During archaeological fieldwork in 2013, the University of Montana archaeology crew recovered an obsidian fluted point on the South Shore of Yellowstone Lake. The point was produced from Teton Pass obsidian found near Jackson, Wyoming. Here is a photograph of the fluted point, which has attributes of both Clovis and Folsom points.
Another Paleoindian point was recovered by UM in 2013 along the Lewis River. While hard to define to type, this obsidian lanceolate point has attributes of Goshen as well as a few Late Paleoindian types. The obsidian source for this point was also Teton Pass, Wyoming.
Please contact Doug MacDonald for more information: email@example.com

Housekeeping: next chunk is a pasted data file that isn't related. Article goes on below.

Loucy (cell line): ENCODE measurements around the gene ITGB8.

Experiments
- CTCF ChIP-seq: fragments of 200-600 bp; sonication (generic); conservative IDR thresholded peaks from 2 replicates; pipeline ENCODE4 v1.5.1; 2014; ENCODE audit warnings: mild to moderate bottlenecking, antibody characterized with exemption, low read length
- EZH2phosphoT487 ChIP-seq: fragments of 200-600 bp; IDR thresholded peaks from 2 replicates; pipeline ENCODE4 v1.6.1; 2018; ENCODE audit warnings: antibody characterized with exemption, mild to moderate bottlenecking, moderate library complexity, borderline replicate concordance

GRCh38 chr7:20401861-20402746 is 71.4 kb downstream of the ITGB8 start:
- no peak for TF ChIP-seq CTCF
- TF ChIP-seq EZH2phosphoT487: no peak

MYAP is preparing for its 8th summer in Yellowstone National Park. The project is a collaborative effort of the Yellowstone Center for Resources (Tobin Roop, Staffan Peterson, and Elaine Hale) and the University of Montana (Doug MacDonald). Our current project is the identification and documentation of archaeological sites in the Snake and Lewis River Valleys. The project is funded by the Yellowstone Park Foundation and Yellowstone National Park. We identified 37 sites in 2013, dating back 11,000 years. We will have a complete report of our 2009-2013 South Shore of Yellowstone Lake Archaeology completed this spring, 2014. We currently have four graduate students working on theses associated with the Yellowstone archaeology, including Matt Nelson, Mike Ciani, Justin Pfau, and Kristin Hare.